Getting some sleep can be difficult at times, but what has worked for me is listening to relaxing music before bed. I would suggest trading those Pantera CDs and MP3s for more light-hearted tunes like piano jazz or classical music.
It could also help to stick to a set routine to help prevent the sudden mood swings. I always keep a workout schedule at 9 am to get my day going. It helps give me a good boost in mood and overall disposition.
Speaking of exercise, this has been a good way for me to cope with this condition. I make sure that I get to break a sweat at least four times a week, through various workouts such as martial arts like Brazilian Jiu-Jitsu, kickboxing, and hiking.
On the flipside, it would not be advisable to take any form of altering substance, even if it is something as relatively negligible as coffee. Of course, avoid taking any other recreational substance such as alcohol or drug not prescribed by your doctor, as it could worsen those manic episodes. Abusing drugs can also lead to addiction with dual diagnosis. There are individuals who are in inpatient rehab with bipolar disorders and it is a difficult battle.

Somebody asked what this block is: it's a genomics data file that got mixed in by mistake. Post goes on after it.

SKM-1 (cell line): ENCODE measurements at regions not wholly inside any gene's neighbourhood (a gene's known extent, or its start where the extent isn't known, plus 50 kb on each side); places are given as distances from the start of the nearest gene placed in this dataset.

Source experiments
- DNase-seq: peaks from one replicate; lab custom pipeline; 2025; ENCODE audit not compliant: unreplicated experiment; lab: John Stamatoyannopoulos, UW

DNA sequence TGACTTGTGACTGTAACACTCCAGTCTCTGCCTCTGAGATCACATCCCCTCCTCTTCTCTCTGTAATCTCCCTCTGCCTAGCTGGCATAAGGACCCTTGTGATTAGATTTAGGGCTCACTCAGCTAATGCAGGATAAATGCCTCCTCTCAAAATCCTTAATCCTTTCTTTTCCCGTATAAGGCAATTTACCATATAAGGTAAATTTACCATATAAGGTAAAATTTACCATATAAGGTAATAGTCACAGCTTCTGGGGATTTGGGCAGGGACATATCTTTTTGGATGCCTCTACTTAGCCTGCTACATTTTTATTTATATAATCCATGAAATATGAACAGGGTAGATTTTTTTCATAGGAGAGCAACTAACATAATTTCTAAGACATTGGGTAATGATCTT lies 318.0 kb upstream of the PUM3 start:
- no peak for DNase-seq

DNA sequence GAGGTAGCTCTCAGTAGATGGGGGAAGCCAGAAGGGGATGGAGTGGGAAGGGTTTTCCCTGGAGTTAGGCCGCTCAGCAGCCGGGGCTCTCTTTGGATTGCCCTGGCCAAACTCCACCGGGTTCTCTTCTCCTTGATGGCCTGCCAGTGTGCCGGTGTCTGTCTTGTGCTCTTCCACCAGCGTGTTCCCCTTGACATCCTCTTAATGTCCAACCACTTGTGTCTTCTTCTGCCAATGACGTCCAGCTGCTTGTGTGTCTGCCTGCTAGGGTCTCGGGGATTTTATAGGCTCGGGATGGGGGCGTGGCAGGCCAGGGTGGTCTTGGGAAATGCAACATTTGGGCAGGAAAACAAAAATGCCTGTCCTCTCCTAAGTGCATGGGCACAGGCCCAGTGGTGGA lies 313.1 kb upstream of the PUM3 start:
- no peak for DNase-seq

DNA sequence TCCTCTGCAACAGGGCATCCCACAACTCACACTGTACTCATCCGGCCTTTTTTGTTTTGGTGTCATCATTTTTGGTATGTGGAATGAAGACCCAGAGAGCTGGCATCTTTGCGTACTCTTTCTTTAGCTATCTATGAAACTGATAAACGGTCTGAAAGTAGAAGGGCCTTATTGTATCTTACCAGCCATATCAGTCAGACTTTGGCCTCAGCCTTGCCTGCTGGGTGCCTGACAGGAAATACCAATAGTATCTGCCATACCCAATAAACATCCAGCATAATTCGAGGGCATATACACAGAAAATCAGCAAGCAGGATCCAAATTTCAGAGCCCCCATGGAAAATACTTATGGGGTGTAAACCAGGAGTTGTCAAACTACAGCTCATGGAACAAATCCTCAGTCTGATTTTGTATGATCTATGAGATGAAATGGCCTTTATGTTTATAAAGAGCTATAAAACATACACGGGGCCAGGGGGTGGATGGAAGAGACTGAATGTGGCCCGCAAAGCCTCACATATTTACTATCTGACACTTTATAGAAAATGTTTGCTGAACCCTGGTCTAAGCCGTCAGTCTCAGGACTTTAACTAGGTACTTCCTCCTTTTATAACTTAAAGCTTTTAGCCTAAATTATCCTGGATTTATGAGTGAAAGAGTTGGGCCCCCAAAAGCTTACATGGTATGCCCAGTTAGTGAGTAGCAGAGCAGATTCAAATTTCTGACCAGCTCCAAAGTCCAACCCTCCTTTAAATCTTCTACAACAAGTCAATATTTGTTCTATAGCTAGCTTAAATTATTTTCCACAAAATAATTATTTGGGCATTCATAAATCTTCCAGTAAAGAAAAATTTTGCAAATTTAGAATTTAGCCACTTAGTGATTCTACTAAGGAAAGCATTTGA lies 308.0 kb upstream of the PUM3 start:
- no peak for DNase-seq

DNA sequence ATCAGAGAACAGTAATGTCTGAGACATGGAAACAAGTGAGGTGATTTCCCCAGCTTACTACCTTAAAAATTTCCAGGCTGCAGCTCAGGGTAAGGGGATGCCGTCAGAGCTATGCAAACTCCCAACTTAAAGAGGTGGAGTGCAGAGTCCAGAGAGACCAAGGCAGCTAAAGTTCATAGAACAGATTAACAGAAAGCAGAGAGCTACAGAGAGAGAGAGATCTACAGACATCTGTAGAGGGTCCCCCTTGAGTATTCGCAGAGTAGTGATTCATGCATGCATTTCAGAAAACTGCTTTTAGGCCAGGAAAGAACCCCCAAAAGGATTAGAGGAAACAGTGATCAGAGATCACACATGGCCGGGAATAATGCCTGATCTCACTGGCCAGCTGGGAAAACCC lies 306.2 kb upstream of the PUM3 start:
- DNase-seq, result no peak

Sure, living a life with such a gripping condition can be taxing, even fatal to some people. But ultimately, it is all about choice. It would be all up to you to either give in and be eaten alive or to fight it head-on.
If you choose to do the latter, you can be guaranteed that there many ways to deal with this, to boost the chances of you living a normal and happy life.
AUTHOR: Charles Watson is currently the head content writer for Sunshine Behavioral Health. After spending time with “Tyler,” it was decided to put his hardships out for everyone to see. This was done to show that while a person is diagnosed as Bipolar, life still goes on. Hopefully Tyler’s story will resonate with others. Charles can be reached on Twitter at @charleswatson00
“Bipolar Disorder Statistics.” Depression and Bipolar Support Alliance (DBSA), DBSA, secure2.convio.net/dabsa/site/SPageServer/?pagename=education_statistics_bipolar_disorder.
“Hotline Information.” Types of Bipolar Disorder – Depression and Bipolar Support Alliance, DBSA, secure2.convio.net/dabsa/site/SPageServer/?pagename=education_statistics_bipolar_disor
“Bipolar Disorder and Suicide.” WebMD, WebMD, http://www.webmd.com/bipolar-disorder/guide/bipolar-disorder-suicide.
Picture Credit: National Institute of Mental Health